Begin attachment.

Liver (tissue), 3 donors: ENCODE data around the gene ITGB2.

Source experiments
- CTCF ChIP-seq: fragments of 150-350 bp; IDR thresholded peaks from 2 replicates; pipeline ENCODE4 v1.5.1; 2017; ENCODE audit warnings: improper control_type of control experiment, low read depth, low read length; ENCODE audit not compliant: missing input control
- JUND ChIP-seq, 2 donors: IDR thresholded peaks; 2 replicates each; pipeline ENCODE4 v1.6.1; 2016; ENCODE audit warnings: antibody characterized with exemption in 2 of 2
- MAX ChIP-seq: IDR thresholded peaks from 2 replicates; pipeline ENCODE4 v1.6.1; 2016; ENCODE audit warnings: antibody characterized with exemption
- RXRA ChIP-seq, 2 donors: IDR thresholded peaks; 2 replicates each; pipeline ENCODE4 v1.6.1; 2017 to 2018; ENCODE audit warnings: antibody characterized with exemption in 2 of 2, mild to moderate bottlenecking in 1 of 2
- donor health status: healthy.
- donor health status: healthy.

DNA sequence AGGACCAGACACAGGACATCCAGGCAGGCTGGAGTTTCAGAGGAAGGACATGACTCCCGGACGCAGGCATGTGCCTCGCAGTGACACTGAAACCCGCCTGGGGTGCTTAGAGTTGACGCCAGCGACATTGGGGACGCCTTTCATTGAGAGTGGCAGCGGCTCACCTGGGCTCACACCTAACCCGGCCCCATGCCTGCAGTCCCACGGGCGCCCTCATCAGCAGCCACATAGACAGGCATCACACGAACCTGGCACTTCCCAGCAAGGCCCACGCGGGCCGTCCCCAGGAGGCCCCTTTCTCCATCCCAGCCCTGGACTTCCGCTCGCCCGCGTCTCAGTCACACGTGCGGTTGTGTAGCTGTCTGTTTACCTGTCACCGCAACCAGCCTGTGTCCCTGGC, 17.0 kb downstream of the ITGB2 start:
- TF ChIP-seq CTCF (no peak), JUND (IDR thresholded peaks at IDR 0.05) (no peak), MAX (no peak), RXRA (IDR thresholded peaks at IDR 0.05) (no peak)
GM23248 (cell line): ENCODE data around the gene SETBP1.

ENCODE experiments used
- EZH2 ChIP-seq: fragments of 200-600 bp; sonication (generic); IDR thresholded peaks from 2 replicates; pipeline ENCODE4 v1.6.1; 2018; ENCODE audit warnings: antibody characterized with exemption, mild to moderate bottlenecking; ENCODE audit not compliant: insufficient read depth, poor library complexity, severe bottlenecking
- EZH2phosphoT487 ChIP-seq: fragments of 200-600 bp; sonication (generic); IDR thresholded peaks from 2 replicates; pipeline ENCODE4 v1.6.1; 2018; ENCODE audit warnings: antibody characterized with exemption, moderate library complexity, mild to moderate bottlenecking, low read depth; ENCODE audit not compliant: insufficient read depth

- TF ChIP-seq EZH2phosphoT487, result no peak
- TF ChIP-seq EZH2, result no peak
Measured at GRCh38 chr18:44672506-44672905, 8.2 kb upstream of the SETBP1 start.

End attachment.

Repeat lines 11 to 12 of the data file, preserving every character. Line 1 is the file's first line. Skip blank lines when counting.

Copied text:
GM23248 (cell line): ENCODE data around the gene SETBP1.

ENCODE experiments used